Mama Can't Dance
This mama can't dance. In fact, until about five years ago, the sound of dance music, the prospect of a four-hour stint in a catering hall full of boozed-up, dressed-up and sprayed-down electric sliders, the hoky poky, the macarena, the chicken polka...would make me sweat. Then, my neighbor and friend Georgina introduced me to her husband Jim's "policy" (Jim's word) on dancing. "What's your policy, Jim?" she asked him one day while he studied the Yankees on the big screen. He didn't look up but said: "I'm against it."
"See how simple it is?" Georgina said to me.
Yes. It's that simple. Nobody has to dance. Simply, dance is not my thing. I can sit through the annual rendition of The Nutcracker, but that's about it.
Which is a clue to my ignorance about ballet today. The Nutcracker it ain't--not everywhere and all the time. Tonight, we took in a performance of The American Repertory Ballet at the Warner Theatre in Torrington, Connecticut, as guests of Wisdom House. It was a whole new scene for me. There weren't any poker-faced men spotting poker-faced jewelry box ballerinas leaning this way and that. There weren't any tutus creating the illusion that ballerinas have big butts. And no buns pulling back the eyebrows of the lady dancers so that their faces look like gigantic singular white knuckles.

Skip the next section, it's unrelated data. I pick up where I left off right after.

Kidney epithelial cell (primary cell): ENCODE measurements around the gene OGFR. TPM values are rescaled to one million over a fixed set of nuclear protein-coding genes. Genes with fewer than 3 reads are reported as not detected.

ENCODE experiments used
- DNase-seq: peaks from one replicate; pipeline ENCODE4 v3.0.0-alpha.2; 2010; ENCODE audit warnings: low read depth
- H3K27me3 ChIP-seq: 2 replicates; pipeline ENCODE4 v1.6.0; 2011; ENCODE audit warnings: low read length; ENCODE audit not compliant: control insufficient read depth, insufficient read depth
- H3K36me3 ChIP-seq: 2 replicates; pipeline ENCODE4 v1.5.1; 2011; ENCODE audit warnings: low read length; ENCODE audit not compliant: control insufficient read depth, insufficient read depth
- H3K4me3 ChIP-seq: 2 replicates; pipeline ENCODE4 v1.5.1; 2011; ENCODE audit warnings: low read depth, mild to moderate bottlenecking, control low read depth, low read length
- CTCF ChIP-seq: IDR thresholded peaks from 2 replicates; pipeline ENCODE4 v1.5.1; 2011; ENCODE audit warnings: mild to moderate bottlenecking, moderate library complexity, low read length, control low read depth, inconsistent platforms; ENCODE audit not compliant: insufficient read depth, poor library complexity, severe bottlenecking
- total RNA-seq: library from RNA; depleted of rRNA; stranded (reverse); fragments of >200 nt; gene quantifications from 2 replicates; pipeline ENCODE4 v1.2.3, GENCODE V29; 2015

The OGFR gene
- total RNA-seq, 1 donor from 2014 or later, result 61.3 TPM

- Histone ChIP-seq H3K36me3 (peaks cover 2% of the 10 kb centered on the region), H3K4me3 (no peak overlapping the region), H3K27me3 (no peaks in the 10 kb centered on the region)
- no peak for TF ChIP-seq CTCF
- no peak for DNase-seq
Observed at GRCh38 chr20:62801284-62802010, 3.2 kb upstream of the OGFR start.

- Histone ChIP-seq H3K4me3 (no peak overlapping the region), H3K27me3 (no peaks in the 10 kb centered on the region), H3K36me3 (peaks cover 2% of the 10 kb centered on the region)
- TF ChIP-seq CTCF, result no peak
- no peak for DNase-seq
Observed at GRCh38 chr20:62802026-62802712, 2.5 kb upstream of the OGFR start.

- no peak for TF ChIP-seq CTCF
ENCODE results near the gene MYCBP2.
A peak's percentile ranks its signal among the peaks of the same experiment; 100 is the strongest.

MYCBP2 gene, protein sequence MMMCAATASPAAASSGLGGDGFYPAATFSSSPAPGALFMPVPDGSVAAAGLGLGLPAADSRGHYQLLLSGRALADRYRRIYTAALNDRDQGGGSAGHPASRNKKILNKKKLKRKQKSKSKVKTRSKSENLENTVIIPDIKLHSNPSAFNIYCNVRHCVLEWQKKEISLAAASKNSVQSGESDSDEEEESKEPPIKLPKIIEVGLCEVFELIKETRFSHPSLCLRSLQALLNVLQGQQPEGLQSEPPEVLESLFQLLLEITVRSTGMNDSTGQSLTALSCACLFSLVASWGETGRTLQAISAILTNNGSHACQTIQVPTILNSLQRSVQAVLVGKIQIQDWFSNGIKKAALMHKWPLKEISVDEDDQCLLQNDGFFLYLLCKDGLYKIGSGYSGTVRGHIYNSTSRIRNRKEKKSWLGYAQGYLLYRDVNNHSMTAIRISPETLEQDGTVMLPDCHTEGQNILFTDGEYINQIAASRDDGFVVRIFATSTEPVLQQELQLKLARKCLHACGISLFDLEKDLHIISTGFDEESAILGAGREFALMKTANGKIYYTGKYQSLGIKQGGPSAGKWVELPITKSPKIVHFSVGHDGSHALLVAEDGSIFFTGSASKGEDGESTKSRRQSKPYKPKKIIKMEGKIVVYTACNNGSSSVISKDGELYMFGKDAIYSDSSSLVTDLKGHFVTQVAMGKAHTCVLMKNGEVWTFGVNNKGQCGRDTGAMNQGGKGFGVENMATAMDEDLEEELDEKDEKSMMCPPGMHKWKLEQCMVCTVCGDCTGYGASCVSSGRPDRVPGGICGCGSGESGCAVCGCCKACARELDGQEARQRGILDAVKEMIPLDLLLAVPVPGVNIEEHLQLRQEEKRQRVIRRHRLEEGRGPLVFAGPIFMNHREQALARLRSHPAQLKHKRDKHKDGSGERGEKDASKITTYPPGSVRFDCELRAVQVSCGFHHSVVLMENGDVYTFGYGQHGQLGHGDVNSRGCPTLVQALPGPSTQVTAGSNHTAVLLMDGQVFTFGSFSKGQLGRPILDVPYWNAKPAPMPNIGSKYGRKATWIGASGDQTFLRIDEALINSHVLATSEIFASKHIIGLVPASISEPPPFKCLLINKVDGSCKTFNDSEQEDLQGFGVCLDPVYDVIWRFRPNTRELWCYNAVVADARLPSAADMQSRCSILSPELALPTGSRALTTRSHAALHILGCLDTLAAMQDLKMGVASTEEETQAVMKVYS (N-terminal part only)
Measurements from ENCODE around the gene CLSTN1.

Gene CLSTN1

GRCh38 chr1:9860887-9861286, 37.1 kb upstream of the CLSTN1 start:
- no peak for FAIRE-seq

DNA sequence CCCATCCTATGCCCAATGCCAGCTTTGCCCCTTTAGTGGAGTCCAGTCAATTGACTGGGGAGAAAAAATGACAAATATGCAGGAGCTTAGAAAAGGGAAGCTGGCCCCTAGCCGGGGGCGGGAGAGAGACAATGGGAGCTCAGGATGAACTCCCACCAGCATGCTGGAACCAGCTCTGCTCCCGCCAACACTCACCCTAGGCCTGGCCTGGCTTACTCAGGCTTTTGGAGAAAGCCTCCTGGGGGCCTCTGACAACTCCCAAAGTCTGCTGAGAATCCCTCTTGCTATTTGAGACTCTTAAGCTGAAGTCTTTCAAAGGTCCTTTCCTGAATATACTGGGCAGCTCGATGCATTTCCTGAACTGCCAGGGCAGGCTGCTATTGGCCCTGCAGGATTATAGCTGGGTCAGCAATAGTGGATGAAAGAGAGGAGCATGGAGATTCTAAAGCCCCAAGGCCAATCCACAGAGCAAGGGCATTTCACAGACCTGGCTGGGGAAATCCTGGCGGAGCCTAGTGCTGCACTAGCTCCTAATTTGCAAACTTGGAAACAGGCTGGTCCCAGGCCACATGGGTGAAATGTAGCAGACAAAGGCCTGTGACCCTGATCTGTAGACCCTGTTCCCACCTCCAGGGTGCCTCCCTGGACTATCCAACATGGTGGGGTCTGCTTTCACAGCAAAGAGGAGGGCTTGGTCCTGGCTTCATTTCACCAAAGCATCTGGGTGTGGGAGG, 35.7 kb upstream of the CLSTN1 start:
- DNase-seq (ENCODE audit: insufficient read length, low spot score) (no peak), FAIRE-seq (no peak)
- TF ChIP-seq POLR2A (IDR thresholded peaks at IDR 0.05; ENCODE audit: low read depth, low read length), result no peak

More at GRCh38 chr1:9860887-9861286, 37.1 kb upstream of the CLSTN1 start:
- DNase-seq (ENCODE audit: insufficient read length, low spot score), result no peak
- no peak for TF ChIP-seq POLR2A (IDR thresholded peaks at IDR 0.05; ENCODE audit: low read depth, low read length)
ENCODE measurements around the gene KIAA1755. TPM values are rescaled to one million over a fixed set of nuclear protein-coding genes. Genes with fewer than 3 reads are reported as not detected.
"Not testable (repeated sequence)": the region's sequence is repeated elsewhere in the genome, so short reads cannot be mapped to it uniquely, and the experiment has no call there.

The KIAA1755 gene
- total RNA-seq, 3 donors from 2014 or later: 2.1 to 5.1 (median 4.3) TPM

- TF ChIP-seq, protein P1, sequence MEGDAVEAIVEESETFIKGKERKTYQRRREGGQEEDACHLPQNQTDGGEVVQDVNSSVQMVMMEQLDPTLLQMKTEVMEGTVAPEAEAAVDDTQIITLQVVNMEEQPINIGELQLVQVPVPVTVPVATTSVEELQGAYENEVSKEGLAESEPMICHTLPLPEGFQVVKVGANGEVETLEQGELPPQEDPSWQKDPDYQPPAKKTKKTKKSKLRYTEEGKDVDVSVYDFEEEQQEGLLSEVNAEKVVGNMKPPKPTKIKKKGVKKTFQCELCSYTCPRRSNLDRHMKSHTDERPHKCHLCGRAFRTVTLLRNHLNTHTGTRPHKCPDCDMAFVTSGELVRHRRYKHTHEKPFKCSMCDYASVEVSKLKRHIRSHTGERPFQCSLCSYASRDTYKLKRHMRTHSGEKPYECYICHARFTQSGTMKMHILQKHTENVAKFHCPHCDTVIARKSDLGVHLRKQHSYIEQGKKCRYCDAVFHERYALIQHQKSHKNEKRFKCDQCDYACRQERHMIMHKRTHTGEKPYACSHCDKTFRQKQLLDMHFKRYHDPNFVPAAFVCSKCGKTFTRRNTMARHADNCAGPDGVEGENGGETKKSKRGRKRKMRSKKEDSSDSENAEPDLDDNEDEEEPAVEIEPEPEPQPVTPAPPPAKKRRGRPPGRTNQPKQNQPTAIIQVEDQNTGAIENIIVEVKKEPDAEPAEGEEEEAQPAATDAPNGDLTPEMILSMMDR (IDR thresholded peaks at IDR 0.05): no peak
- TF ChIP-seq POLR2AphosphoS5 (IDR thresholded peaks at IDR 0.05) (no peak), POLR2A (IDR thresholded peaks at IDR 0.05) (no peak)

For these ARB guys and gals out of Jersey, there was no pre-performance blood letting to leave them all pale and stiff. These artists were at home in their skin. Equally muscular and equally important to the stories they danced, this group of men and women translated music into movement with vitality, pleasure, and sexual candor. It was great.
The little old lady behind my daughter whispered to her friend, "They are suggestive dances, aren't they?" and had a great giggle. They thought it was kind of silly--and laughed outright--when one of the women dressed in a foam tutu that very much made her look like a ladybug came onstage and did not exactly dance like a little red bug. Call that the Sugar Plum Fairy moment of the evening. (There was a Fruit of the Loom moment, too, when the women came out wearing what looked like muscle shirts and briefs. Fact: everyone looks fat in briefs. Better to spill over a bikini than to take the deep six in granny pants.)
Perhaps next time I find myself in a catering hall and that old dreadful music starts thumping, I'll strip down to my T-shirt and undies and bust a move. Or maybe I'll find a safe and comfortable spot under an Exit sign and eat everyone else's Jordan almonds while they do the hokey poky, goose themselves through the macarena, and wiggle around like chickens on the one-way route to the chopping block. If it's an open bar, you never know.